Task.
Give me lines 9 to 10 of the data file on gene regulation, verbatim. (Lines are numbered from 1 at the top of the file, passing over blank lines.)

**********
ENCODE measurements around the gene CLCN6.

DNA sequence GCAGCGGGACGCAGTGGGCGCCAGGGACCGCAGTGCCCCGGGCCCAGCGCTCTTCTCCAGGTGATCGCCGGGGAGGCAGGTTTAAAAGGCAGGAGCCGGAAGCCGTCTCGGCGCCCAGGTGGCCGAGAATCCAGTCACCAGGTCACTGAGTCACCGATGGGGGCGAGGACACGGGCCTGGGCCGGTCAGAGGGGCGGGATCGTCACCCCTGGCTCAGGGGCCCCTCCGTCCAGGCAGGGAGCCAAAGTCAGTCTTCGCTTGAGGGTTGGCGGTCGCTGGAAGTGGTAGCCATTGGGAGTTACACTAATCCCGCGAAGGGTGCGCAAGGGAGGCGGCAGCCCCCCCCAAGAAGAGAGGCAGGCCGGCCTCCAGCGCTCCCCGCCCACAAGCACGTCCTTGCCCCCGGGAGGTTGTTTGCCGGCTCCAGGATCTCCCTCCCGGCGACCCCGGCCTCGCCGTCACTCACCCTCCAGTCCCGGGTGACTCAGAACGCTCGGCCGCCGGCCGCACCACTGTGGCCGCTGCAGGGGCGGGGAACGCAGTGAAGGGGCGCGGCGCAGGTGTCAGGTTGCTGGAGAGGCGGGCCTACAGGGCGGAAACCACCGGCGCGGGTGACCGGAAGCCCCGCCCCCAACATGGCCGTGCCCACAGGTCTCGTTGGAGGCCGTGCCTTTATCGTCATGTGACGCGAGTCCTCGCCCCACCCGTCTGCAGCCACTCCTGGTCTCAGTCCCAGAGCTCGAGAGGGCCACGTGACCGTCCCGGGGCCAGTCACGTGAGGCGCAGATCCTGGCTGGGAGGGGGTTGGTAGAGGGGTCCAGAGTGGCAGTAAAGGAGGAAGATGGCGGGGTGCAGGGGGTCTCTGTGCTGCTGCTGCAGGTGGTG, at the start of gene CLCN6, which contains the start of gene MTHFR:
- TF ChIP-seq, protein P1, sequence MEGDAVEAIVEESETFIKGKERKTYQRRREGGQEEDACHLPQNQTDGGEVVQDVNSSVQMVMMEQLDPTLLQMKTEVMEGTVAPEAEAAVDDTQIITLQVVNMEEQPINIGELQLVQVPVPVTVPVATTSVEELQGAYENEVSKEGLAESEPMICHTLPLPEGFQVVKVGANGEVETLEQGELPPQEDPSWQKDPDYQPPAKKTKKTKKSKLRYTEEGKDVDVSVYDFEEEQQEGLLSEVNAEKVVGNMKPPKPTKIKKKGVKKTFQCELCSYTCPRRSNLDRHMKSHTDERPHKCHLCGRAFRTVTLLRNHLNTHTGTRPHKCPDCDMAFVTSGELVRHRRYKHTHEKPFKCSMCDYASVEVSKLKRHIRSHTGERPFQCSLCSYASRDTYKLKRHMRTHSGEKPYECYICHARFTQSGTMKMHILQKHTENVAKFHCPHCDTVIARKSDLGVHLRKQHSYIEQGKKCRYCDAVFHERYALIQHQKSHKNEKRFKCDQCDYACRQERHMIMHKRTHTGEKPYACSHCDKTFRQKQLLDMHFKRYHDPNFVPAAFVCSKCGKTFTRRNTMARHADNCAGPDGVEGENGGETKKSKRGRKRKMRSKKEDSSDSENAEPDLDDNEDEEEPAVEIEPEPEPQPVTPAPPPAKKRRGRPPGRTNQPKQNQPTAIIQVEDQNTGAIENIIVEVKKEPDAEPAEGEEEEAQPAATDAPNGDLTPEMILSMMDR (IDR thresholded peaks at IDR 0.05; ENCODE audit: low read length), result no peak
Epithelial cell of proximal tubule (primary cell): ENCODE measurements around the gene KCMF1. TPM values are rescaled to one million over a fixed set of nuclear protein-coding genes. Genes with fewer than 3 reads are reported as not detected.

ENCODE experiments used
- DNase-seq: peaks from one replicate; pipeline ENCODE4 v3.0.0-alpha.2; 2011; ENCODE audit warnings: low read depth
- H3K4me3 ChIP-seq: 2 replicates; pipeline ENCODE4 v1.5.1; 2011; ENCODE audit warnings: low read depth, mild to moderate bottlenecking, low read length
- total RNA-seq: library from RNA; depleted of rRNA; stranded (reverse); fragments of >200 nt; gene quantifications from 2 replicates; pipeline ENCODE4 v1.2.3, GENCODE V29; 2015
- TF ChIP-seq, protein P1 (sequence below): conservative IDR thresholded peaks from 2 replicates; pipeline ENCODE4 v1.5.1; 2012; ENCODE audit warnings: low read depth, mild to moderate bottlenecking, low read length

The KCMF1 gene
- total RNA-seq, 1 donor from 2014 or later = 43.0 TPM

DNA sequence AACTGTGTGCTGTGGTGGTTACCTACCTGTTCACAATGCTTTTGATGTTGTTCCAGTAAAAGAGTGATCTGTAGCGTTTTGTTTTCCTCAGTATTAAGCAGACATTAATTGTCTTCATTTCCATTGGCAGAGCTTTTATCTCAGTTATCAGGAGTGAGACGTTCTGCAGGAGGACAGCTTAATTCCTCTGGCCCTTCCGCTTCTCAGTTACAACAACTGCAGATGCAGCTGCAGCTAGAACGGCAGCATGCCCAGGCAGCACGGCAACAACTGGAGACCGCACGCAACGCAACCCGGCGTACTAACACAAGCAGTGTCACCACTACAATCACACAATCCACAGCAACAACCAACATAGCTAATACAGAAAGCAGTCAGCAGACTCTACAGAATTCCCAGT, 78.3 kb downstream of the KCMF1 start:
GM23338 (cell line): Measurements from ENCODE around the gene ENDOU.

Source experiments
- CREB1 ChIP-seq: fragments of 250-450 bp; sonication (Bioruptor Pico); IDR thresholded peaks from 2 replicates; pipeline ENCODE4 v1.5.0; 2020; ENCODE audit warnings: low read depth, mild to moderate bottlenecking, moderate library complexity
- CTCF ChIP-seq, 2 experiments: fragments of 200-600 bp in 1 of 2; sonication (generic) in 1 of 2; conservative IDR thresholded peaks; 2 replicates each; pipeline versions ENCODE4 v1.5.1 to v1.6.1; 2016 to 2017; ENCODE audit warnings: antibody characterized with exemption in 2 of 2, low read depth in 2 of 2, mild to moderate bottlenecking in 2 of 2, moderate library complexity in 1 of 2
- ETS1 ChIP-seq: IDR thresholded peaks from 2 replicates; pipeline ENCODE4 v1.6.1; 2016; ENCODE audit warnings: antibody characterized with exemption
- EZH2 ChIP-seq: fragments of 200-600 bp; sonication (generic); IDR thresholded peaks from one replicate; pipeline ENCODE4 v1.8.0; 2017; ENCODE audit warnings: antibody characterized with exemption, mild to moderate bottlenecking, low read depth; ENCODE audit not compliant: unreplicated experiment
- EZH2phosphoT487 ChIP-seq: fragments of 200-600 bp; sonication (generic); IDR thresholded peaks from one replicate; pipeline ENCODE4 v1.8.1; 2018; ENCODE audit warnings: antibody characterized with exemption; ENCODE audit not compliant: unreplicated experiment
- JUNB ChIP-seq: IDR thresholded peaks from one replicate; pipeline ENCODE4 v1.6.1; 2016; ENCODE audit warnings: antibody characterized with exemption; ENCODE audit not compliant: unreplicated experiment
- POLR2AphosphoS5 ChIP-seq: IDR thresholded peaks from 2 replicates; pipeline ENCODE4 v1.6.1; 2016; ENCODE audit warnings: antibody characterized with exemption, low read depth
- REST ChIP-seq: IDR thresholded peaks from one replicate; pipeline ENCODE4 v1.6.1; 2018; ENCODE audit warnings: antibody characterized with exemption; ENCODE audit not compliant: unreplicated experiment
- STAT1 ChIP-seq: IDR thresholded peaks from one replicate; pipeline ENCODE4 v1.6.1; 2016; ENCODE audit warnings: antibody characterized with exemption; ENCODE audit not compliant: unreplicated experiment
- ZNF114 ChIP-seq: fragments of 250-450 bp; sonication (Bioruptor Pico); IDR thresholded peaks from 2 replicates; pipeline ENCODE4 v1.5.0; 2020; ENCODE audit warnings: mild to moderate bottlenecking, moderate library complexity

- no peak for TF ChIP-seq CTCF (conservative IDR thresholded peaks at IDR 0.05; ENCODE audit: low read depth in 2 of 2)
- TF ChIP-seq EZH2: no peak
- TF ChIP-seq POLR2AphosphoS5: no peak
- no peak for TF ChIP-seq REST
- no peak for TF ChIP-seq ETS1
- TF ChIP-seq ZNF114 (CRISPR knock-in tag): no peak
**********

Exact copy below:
- TF ChIP-seq, protein P1 (sequence below): conservative IDR thresholded peaks from 2 replicates; pipeline ENCODE4 v1.5.1; 2012; ENCODE audit warnings: low read depth, mild to moderate bottlenecking, low read length

The KCMF1 gene